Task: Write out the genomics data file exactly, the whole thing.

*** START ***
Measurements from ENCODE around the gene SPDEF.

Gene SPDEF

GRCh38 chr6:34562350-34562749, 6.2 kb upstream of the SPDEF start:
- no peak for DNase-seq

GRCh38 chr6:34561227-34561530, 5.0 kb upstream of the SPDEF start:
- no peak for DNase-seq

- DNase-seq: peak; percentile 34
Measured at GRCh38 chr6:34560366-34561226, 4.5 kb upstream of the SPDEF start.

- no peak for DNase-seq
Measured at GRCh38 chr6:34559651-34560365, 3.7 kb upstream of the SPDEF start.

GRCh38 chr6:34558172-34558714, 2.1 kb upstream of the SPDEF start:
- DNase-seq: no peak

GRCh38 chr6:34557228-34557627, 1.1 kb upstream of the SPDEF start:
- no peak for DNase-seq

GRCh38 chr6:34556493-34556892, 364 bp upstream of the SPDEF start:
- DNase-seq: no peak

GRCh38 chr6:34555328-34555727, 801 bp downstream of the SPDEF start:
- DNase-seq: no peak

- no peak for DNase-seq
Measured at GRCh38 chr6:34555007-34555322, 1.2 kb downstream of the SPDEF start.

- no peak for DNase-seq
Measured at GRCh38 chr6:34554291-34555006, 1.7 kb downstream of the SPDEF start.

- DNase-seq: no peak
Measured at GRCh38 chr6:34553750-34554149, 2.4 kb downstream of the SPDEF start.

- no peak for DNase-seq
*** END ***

Measurements from ENCODE around the gene SPDEF.

Gene SPDEF

GRCh38 chr6:34562350-34562749, 6.2 kb upstream of the SPDEF start:
- no peak for DNase-seq

GRCh38 chr6:34561227-34561530, 5.0 kb upstream of the SPDEF start:
- no peak for DNase-seq

- DNase-seq: peak; percentile 34
Measured at GRCh38 chr6:34560366-34561226, 4.5 kb upstream of the SPDEF start.

- no peak for DNase-seq
Measured at GRCh38 chr6:34559651-34560365, 3.7 kb upstream of the SPDEF start.

GRCh38 chr6:34558172-34558714, 2.1 kb upstream of the SPDEF start:
- DNase-seq: no peak

GRCh38 chr6:34557228-34557627, 1.1 kb upstream of the SPDEF start:
- no peak for DNase-seq

GRCh38 chr6:34556493-34556892, 364 bp upstream of the SPDEF start:
- DNase-seq: no peak

GRCh38 chr6:34555328-34555727, 801 bp downstream of the SPDEF start:
- DNase-seq: no peak

- no peak for DNase-seq
Measured at GRCh38 chr6:34555007-34555322, 1.2 kb downstream of the SPDEF start.

- no peak for DNase-seq
Measured at GRCh38 chr6:34554291-34555006, 1.7 kb downstream of the SPDEF start.

- DNase-seq: no peak
Measured at GRCh38 chr6:34553750-34554149, 2.4 kb downstream of the SPDEF start.

- no peak for DNase-seq